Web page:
After a couple of years, the deal with the chain fell through, leaving Scott with an expensive cutting facility designed just for cabbage sitting idle. Then, one morning he attended a prayer breakfast where Rivers was the featured speaker.

“We were very impressed with him and what he’s trying to do,” Scott says. “We reached out to them about supplying our slaw mix through our facility. We’ve been working with them for about four years now. They don’t have near the number of restaurants as Sonny’s, so we don’t have the volume yet to be really efficient. But between the restaurants and the reverse demand program, we are hopeful the volume will continue to grow. When we started the slaw-mix, we were doing it just when cabbage was in season, but we are going to try to push this deal and see if we can get close to operating the facility nearly year-round.”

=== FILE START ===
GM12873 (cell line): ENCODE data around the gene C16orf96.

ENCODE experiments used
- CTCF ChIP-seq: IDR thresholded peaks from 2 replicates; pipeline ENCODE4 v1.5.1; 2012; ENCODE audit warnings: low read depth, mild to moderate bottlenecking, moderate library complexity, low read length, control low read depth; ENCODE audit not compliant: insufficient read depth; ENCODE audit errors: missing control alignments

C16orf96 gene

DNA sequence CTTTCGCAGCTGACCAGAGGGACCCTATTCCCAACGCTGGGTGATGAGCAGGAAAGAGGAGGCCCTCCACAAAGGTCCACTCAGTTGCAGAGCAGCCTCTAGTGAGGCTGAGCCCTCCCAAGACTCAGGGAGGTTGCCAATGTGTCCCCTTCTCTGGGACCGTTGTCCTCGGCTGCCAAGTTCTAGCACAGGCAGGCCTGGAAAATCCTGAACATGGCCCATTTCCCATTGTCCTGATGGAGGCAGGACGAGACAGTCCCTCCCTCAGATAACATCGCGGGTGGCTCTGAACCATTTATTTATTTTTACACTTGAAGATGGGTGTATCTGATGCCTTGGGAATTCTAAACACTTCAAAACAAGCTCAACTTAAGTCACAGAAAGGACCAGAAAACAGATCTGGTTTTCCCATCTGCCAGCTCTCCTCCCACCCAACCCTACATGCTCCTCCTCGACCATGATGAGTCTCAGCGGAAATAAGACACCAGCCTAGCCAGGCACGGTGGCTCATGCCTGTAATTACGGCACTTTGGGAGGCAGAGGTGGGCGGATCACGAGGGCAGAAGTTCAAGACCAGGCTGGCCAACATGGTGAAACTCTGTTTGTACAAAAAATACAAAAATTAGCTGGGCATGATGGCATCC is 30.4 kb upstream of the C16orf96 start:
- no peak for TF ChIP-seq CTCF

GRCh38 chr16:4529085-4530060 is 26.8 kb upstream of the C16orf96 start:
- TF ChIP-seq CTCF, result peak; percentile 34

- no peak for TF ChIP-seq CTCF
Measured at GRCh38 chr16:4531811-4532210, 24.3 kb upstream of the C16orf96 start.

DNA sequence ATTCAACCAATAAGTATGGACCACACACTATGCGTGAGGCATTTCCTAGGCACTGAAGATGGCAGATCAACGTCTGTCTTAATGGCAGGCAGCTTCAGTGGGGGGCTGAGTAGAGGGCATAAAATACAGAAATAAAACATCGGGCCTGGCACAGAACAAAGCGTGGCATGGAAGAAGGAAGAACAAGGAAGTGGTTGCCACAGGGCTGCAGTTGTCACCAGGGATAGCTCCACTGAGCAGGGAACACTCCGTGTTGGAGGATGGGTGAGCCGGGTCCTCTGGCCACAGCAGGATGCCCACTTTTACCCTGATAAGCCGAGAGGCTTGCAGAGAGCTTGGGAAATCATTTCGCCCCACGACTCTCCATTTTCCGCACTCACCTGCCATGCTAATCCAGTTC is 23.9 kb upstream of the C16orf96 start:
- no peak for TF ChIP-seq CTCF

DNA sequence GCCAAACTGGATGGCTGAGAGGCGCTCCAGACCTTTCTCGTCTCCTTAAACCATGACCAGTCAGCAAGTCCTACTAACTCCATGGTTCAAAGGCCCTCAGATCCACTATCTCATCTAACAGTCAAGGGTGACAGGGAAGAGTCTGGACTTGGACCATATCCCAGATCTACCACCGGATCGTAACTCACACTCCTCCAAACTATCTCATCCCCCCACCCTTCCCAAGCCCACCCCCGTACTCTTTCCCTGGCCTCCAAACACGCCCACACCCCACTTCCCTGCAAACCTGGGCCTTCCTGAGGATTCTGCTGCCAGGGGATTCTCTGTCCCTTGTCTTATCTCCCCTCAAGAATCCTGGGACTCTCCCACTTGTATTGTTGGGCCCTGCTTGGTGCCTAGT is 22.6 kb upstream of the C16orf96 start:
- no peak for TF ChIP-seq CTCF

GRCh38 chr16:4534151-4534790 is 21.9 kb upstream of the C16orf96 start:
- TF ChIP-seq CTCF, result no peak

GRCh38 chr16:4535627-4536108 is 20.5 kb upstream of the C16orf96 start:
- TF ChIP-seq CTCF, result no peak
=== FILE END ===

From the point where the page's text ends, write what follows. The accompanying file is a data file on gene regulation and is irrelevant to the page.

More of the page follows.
Scott adds the partnership allows smaller farms like his to find a niche that sometimes doesn’t work for larger food distributors who often favor larger farms.

“We need more partnerships like this, because in my opinion, the larger distributors just can’t work with the local farmer,” he says. “We get a set price per box for our slaw mix, and then when we get paid, we donate $1 per box back to 4Roots. It is a pretty neat deal.”

Scott says he’s impressed with the 4Roots Farm in Orlando and what is planned there. 

“The whole intent is to educate people, which we really need more of,” he says. “It starts with educating the children but will extend to their parents. It’s not just the kids who need education about where their food comes from. It’s the grownups, too.”